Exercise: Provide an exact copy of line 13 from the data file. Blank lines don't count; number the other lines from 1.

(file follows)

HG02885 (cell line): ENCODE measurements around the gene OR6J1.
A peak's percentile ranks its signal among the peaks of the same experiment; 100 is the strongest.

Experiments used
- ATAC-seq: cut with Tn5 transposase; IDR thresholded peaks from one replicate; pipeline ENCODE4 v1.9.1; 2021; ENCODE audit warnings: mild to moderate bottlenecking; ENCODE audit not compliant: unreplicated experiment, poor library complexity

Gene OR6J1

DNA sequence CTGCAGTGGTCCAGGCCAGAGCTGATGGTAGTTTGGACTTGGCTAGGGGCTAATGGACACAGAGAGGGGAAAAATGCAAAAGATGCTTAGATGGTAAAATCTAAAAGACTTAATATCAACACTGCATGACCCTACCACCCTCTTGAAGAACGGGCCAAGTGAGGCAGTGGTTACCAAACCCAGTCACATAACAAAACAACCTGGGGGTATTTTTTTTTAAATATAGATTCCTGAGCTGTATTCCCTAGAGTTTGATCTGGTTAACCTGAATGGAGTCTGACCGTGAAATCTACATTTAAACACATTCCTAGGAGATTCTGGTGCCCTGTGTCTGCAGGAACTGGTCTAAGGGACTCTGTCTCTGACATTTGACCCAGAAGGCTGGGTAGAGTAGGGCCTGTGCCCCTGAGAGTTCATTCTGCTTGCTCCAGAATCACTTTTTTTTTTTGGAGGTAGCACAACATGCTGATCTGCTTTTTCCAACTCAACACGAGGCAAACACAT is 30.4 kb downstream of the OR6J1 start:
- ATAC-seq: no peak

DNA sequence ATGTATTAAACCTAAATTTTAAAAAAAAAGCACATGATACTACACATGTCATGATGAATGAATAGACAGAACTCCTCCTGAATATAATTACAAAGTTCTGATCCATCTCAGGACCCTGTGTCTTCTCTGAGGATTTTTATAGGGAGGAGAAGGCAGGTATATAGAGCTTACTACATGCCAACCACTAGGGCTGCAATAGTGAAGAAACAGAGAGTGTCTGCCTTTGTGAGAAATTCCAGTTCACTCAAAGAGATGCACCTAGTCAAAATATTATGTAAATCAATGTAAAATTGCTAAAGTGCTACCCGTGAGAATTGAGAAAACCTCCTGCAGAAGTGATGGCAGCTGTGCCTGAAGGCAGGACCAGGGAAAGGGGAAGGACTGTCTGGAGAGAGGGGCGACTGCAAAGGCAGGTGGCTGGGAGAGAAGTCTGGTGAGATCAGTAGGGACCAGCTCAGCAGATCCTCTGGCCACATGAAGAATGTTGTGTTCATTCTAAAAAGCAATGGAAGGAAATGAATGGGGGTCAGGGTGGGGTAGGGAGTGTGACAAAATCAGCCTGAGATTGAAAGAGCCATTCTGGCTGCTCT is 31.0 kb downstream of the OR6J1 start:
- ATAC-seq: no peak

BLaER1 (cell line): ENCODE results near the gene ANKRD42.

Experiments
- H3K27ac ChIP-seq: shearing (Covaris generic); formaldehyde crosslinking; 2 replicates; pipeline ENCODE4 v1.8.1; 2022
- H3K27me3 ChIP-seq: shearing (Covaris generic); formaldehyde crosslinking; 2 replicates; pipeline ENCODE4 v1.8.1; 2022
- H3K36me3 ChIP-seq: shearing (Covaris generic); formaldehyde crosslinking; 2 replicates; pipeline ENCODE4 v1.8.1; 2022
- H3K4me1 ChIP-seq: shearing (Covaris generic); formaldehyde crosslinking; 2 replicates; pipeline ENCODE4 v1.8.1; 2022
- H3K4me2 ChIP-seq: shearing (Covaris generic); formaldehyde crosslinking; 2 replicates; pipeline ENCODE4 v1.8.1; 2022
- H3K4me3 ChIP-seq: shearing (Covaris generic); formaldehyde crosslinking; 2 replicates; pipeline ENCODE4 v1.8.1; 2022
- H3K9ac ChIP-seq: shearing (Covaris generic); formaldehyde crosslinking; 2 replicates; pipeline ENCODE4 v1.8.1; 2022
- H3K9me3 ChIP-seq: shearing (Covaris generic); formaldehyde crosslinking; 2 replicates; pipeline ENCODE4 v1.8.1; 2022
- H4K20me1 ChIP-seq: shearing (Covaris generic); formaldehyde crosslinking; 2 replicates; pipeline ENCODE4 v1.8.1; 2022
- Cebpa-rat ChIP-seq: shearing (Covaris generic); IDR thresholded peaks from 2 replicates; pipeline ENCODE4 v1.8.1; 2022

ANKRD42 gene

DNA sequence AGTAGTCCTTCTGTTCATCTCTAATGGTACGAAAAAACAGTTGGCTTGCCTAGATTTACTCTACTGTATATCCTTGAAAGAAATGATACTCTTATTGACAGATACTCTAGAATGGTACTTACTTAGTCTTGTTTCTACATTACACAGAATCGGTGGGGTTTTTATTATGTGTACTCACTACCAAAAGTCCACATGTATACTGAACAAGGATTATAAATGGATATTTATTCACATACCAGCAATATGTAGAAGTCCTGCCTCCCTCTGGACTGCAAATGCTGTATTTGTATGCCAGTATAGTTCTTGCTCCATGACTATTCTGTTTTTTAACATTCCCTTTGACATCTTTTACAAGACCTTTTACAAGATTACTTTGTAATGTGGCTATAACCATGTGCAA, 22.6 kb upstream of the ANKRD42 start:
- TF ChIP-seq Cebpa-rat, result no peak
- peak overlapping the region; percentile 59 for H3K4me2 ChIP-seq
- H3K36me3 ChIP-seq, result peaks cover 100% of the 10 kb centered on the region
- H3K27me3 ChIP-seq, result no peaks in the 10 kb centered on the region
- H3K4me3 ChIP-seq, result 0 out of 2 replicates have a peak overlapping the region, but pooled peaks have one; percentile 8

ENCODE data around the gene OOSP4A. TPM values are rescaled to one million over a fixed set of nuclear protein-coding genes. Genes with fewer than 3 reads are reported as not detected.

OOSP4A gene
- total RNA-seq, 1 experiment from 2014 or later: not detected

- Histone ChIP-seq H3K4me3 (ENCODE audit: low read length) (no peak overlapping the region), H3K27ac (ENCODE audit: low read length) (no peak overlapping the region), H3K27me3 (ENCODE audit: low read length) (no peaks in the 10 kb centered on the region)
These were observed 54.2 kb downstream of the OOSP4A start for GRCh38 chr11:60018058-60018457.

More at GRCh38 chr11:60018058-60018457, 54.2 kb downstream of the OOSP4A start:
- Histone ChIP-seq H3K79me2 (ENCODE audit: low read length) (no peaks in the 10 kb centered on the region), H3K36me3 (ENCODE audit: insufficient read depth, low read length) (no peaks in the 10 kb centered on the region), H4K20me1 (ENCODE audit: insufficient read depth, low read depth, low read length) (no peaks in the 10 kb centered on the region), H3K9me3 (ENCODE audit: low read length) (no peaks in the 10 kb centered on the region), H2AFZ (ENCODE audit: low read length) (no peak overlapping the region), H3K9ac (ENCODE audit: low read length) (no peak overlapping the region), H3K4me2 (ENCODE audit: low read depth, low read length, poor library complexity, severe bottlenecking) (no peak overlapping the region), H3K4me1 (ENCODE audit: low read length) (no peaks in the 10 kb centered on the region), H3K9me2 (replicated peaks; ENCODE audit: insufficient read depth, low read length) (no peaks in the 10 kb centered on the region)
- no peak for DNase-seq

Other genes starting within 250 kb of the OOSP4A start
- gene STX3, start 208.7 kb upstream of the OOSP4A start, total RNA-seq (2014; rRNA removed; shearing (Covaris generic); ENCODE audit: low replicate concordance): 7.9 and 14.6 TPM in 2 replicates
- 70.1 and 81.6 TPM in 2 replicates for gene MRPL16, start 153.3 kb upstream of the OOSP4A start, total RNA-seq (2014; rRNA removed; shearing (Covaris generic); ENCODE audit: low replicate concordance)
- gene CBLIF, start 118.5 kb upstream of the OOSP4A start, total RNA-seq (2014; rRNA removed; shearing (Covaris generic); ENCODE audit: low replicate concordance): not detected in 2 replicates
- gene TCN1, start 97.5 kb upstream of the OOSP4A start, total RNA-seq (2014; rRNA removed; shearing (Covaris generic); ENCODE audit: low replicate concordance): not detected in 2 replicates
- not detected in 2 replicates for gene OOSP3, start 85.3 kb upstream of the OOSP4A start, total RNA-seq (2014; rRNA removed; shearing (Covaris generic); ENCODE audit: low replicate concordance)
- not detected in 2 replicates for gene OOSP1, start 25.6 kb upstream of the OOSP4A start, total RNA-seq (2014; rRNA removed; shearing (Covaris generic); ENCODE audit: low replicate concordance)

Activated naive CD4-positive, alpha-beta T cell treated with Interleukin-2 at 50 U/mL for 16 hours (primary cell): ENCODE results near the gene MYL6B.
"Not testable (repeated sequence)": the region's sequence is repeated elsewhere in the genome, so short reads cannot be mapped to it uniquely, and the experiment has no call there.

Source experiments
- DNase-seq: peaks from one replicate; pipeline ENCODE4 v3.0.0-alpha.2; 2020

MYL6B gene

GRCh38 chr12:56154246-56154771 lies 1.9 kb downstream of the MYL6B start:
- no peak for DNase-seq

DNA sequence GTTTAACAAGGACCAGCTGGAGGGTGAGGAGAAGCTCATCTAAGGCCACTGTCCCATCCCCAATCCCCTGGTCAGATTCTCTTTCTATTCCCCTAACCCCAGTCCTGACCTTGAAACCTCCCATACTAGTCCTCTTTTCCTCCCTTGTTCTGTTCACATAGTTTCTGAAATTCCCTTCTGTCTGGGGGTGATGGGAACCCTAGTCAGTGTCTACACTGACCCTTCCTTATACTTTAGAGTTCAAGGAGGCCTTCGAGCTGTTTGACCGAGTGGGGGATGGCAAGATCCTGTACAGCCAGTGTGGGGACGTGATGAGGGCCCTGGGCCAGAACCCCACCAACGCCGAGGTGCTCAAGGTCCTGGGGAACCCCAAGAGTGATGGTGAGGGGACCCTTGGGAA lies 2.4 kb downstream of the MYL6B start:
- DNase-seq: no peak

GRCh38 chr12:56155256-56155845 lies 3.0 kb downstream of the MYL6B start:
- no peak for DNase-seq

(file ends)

- H3K27me3 ChIP-seq: shearing (Covaris generic); formaldehyde crosslinking; 2 replicates; pipeline ENCODE4 v1.8.1; 2022